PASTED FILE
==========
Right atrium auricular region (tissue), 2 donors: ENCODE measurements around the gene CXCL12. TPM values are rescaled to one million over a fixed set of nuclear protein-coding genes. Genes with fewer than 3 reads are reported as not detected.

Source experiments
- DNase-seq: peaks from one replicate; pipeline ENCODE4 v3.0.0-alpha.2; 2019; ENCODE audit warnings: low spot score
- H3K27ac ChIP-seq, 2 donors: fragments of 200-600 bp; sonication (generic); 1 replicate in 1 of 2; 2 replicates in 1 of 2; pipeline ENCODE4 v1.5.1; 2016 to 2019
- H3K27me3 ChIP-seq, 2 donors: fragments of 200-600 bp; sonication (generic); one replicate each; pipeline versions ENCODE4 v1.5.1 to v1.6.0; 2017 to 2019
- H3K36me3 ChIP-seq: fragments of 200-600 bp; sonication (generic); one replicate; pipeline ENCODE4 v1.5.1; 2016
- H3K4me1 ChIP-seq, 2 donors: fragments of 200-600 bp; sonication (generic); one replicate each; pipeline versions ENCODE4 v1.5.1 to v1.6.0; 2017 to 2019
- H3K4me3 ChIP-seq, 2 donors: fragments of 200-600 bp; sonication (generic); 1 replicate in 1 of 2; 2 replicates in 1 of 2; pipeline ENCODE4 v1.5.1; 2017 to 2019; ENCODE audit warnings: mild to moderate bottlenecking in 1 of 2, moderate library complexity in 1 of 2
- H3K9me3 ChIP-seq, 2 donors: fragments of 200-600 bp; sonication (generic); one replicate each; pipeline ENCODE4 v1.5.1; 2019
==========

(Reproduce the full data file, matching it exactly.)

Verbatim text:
Right atrium auricular region (tissue), 2 donors: ENCODE measurements around the gene CXCL12. TPM values are rescaled to one million over a fixed set of nuclear protein-coding genes. Genes with fewer than 3 reads are reported as not detected.

Source experiments
- DNase-seq: peaks from one replicate; pipeline ENCODE4 v3.0.0-alpha.2; 2019; ENCODE audit warnings: low spot score
- H3K27ac ChIP-seq, 2 donors: fragments of 200-600 bp; sonication (generic); 1 replicate in 1 of 2; 2 replicates in 1 of 2; pipeline ENCODE4 v1.5.1; 2016 to 2019
- H3K27me3 ChIP-seq, 2 donors: fragments of 200-600 bp; sonication (generic); one replicate each; pipeline versions ENCODE4 v1.5.1 to v1.6.0; 2017 to 2019
- H3K36me3 ChIP-seq: fragments of 200-600 bp; sonication (generic); one replicate; pipeline ENCODE4 v1.5.1; 2016
- H3K4me1 ChIP-seq, 2 donors: fragments of 200-600 bp; sonication (generic); one replicate each; pipeline versions ENCODE4 v1.5.1 to v1.6.0; 2017 to 2019
- H3K4me3 ChIP-seq, 2 donors: fragments of 200-600 bp; sonication (generic); 1 replicate in 1 of 2; 2 replicates in 1 of 2; pipeline ENCODE4 v1.5.1; 2017 to 2019; ENCODE audit warnings: mild to moderate bottlenecking in 1 of 2, moderate library complexity in 1 of 2
- H3K9me3 ChIP-seq, 2 donors: fragments of 200-600 bp; sonication (generic); one replicate each; pipeline ENCODE4 v1.5.1; 2019